Part-time study, full-time rewards

By Frank Bolger - Last update

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College graduations have abounded over the past month or so and many of us will have seen friends or relatives proudly don the gown and collect their certs. Despite the ensuing sequence of awkward photographs, in front of a succession of random background props, it is, all told, a great day. All graduates are entitled to regard getting to that point as a fine achievement: every one of them will have overcome challenges of some description. But though looking back may be part of the day, looking forward is a greater source of happiness and excitement.

It is understandable if some attendees may have looked on with a niggling sense of envy, perhaps believing that days such as those were either behind them, or simply beyond them – but this is not the case.

Part-time education is designed to meet the needs of those who cannot, for a variety of reasons, dedicate themselves to full-time study. Institutions such as Griffith College and Dublin Business School run a trove of part-time and evening diploma- and degree-level courses. It is possible for part-time students to obtain qualifications in subject areas as diverse as Film Studies, Psychology, Business Management, or Law – the options are extensive, and the courses are of an excellent standard.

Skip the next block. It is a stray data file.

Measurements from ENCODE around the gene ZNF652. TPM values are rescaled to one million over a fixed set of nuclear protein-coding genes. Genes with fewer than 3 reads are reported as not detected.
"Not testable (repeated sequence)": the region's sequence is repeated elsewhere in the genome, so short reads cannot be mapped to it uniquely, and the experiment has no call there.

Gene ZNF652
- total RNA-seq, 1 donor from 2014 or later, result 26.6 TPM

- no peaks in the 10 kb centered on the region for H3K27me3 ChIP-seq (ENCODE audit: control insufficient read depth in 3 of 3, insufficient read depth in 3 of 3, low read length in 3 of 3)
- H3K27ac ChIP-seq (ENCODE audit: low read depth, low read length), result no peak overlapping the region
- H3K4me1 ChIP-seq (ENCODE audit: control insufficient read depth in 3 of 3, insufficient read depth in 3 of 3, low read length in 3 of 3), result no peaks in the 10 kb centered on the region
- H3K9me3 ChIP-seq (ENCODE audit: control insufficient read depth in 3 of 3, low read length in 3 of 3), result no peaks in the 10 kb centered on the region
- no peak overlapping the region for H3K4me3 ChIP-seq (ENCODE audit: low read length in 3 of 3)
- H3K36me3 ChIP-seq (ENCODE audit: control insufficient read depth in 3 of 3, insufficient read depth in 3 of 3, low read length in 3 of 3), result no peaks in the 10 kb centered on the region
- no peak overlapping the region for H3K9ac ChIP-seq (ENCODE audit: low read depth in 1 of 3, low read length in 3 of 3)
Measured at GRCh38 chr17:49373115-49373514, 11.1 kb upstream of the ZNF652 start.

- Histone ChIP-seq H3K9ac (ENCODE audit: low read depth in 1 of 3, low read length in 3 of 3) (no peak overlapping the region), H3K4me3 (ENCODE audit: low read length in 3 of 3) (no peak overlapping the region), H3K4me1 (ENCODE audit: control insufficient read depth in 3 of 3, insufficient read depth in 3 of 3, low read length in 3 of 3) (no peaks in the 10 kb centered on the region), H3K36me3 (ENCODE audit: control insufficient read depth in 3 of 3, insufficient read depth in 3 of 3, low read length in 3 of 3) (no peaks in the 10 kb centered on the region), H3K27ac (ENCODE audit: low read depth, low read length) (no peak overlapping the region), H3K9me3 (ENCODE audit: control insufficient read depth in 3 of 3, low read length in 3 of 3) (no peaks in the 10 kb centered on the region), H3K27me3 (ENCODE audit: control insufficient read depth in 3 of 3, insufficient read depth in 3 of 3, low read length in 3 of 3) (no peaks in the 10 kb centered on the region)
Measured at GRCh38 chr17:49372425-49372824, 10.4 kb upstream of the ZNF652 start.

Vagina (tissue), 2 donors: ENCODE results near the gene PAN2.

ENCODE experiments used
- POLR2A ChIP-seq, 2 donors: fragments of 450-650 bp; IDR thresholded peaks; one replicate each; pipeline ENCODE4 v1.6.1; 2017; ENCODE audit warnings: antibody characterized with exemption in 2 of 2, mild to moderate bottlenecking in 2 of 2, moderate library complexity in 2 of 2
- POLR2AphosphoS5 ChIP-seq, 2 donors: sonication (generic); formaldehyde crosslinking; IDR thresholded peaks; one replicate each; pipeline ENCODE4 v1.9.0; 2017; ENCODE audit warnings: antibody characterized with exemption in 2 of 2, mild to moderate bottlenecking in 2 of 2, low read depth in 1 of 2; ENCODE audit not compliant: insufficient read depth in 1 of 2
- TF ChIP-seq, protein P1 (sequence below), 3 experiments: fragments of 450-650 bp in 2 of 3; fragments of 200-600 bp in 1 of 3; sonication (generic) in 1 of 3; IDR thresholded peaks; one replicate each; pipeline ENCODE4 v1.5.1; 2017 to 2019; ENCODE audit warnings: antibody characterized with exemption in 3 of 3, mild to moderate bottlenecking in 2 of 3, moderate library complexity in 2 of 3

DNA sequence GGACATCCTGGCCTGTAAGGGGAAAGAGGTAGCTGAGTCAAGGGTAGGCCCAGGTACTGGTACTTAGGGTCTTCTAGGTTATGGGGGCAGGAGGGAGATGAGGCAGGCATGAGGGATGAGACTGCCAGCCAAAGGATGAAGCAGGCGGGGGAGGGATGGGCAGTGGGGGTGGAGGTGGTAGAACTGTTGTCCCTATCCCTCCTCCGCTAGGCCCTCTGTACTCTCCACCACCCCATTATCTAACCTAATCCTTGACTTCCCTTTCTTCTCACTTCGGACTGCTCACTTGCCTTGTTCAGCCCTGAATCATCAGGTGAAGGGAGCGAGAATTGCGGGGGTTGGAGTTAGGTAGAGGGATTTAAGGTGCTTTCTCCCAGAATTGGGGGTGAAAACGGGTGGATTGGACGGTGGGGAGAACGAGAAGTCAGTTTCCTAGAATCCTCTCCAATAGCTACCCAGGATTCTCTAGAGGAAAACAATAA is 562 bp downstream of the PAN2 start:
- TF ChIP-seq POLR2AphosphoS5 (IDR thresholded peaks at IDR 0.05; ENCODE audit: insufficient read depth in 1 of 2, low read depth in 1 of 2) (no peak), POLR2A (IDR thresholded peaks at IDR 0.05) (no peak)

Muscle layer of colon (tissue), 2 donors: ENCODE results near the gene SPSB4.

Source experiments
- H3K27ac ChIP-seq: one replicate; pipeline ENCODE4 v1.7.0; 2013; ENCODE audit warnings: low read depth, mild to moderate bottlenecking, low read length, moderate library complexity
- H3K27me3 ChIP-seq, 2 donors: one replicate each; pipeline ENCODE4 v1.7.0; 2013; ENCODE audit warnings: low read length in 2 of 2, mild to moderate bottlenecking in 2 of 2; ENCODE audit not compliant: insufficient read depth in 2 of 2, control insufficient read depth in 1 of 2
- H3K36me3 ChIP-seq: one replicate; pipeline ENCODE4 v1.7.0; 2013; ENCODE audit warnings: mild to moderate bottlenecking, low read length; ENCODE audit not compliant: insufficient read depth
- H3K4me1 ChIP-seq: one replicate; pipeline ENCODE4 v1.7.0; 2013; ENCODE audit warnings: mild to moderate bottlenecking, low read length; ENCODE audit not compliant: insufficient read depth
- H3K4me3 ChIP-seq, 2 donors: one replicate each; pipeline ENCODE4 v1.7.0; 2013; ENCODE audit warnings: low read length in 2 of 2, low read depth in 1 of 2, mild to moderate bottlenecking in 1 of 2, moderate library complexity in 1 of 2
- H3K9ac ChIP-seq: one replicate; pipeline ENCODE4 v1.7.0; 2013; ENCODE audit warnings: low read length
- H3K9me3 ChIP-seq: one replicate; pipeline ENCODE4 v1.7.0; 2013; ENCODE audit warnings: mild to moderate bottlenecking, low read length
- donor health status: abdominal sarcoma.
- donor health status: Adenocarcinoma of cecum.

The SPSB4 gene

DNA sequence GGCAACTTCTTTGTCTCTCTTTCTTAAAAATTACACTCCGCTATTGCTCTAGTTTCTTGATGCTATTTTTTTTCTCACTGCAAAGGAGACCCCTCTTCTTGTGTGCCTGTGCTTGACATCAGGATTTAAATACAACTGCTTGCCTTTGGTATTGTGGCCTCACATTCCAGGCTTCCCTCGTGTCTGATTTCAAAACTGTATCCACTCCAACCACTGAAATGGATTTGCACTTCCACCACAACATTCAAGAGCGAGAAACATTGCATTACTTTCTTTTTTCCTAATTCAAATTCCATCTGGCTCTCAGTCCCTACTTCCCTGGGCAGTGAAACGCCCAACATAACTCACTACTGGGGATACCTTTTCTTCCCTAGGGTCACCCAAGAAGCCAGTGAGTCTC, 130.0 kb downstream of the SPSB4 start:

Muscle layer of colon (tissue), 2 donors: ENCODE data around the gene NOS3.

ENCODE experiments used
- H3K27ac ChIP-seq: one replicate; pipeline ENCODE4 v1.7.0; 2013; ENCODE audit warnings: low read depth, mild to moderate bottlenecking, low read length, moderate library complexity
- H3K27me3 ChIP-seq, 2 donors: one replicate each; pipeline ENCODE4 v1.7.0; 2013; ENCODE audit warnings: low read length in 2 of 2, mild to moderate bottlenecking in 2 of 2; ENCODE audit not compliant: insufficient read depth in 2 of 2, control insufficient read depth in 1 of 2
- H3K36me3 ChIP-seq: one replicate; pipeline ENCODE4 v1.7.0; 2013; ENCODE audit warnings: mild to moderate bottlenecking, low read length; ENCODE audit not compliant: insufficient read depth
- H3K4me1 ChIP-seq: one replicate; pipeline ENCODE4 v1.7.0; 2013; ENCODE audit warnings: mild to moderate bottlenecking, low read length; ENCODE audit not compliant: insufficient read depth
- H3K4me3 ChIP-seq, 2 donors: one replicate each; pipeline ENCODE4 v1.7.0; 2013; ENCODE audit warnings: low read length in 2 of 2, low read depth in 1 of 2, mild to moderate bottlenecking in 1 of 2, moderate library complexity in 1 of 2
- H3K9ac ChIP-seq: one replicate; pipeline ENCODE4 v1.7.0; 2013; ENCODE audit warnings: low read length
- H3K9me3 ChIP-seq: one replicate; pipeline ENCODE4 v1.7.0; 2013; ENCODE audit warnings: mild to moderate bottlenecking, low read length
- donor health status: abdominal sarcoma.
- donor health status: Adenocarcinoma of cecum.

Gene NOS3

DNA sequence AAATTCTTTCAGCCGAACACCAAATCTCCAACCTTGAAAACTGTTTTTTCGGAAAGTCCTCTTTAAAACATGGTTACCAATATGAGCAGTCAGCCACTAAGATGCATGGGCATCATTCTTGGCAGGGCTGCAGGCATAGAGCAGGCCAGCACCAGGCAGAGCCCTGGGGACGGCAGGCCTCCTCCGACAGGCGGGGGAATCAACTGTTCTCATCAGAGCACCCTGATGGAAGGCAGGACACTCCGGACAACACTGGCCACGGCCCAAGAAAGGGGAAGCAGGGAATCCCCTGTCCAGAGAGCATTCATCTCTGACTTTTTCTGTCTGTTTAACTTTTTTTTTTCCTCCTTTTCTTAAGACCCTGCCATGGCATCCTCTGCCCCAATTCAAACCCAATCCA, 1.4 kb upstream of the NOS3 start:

At this point it is worth casting aside any attempt at subtlety and putting into plain words what has only been implied so far: returning to education and getting a qualification on a part-time basis is no less legitimate a challenge or any less fine an achievement than it is for full-time students. The future can be just as exciting. We just can’t promise that the graduation photos will be any less awkward.


Frank Bolger

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